While most go to the Agnes Etherington Art Centre to celebrate art, guests gathered there this Wednesday to celebrate the collaboration between Queen’s and the University of Gondar. Upon arriving, guests were met with the sound of bagpipes and the scent of fresh Ethiopian coffee.
In January, the University announced they had received a grant from the Mastercard Foundation’s Scholars Program valued at $24.2 million (USD) to partner with U of G to advance education and research opportunities for African students.
Over the course of their 10-year partnership, Queen’s will host 60 U of G faculty members on campus. The goal of the collaboration is to enhance their teaching and research skills, while also developing Ethiopia’s very first undergraduate occupational therapy program.
In her address to the crowd, Kim Kerr, Deputy Director of Education and Learning for Mastercard Foundation, said that Queen’s and U of G are now two of 28 university and NGO partners who are working diligently to transform higher education in Africa.
The partnership will support 450 African students’ education, both at the undergraduate and graduate level, and will specifically focus on inclusive education for young people with disabilities.
“There are over 80 million people across Africa that are living with disabilities, and these young men and women deserve an inclusive education that’s designed to meet their needs,” Kerr told the crowd on Wednesday.
“[This partnership] will help to address some of the many barriers at the community level that prevent young people from accessing quality education and realizing their full potential,” she continued.
In an address to the room, Principal Daniel Woolf explained this partnership isn’t only for academics, but also signals the “beginning of an exchange of cultures and knowledge that will benefit all of us.”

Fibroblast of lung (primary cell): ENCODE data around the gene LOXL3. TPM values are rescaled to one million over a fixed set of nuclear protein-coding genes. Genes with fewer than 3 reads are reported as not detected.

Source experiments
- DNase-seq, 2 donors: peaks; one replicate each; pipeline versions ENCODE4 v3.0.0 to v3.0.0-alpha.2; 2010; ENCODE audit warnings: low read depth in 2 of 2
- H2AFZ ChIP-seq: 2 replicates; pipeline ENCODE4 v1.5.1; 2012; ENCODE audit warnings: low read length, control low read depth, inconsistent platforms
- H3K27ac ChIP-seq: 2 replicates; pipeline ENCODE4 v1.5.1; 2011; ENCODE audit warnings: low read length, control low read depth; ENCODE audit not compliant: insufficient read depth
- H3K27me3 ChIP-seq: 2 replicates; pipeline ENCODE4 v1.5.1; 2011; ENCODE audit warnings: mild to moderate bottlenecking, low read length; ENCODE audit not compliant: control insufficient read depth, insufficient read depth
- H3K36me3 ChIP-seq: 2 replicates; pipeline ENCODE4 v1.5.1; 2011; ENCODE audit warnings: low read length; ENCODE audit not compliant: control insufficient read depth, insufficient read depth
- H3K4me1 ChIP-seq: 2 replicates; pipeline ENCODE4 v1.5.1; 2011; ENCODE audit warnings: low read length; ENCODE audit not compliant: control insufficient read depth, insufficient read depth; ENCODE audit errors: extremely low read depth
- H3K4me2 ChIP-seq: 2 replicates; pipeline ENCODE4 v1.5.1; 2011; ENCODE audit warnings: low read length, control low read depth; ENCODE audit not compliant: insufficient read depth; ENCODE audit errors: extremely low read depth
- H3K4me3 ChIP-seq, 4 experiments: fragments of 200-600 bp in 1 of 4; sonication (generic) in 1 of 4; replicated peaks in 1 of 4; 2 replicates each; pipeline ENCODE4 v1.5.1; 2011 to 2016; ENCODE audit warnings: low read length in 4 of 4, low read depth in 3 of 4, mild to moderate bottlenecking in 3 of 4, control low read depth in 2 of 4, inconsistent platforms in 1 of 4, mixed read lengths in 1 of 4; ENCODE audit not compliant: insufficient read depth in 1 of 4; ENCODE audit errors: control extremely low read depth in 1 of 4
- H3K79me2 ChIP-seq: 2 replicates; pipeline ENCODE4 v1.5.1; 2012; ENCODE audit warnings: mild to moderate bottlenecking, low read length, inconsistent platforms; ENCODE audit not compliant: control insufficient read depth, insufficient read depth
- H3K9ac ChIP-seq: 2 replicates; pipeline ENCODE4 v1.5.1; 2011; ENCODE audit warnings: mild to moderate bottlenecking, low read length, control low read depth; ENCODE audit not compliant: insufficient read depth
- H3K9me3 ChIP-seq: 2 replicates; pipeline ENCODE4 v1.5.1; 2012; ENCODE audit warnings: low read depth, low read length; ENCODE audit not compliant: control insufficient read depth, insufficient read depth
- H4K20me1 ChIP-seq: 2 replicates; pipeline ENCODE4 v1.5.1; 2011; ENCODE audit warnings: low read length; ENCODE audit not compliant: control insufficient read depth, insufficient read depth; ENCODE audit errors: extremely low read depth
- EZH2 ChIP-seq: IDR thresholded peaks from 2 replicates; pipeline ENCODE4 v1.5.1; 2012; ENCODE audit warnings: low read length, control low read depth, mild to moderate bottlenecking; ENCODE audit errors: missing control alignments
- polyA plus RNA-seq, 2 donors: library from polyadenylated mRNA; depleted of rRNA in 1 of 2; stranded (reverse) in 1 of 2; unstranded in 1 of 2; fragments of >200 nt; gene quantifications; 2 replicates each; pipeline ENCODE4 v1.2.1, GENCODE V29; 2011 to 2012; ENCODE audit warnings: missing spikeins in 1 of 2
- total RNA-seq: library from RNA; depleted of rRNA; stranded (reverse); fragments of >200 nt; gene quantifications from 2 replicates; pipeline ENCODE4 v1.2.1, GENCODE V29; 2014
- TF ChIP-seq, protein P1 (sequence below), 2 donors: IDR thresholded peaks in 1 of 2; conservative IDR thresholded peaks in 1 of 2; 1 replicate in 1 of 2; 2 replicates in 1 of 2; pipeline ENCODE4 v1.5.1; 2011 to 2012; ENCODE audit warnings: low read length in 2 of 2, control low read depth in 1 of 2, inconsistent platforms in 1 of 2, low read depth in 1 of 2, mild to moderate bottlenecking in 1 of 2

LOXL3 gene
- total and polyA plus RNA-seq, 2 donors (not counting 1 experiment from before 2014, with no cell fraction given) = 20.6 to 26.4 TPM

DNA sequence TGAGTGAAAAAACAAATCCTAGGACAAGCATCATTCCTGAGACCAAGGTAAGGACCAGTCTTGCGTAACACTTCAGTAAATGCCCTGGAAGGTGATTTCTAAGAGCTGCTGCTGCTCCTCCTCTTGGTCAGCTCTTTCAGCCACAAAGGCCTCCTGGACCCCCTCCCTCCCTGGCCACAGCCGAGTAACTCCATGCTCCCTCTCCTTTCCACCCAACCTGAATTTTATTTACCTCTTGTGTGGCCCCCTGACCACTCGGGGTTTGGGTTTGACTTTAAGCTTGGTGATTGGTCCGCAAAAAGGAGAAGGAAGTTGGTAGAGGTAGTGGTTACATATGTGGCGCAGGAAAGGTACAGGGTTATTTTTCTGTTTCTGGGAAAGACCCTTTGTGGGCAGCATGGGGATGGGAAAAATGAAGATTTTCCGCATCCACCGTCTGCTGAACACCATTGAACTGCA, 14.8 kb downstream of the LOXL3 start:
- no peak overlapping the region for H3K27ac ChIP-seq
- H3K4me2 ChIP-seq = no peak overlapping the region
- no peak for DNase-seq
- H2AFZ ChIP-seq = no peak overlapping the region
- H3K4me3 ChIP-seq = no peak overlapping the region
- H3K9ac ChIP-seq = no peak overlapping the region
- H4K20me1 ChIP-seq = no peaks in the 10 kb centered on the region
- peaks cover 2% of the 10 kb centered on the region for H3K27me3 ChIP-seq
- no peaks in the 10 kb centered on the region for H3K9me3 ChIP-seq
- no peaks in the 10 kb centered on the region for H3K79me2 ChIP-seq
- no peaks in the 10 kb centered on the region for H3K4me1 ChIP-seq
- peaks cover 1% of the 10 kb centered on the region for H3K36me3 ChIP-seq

Woolf and Asrat Atsedewoyin, Vice-President (Academic) at U of G, exchanged university flags to commemorate the partnership.
As a gesture of friendship and respect, U of G also orchestrated a traditional Ethiopian coffee ceremony in the Agnes, which all guests were invited to participate in.
“Thank you for investing in the University of Gondar and in the future of all young people with disabilities in Ethiopia and all of Africa,” Atsedewoyin said in his address.
According to Kerr, this partnership signifies one of the first times that the Scholars Program has joined an African university with a non-African university.
The crowd also had the chance to hear from Molalign Adugna and Mulugeta Chala, the first two PhD students from U of G to arrive at Queen’s.
“Since my arrival at Queen’s, I have been gaining lots of knowledge and skills and experience… and I have been sharing these experiences with colleagues in Gondar,” Adugna said. “This has opened so many doors in my life to succeed and be able to support others.”
Although being one of the first students to arrive at Queen’s “comes with a lot of responsibility,” Chala said he’s been happy to see how welcoming the community has been.
Chala told the story of a librarian who insisted she email him about his research regarding rehabilitation medicine after they spoke because she was so interested in helping him.
“We Ethiopians say when spider webs unite, they can tie up a lion,” Adugna said. “This is to show the beauty of working together.”
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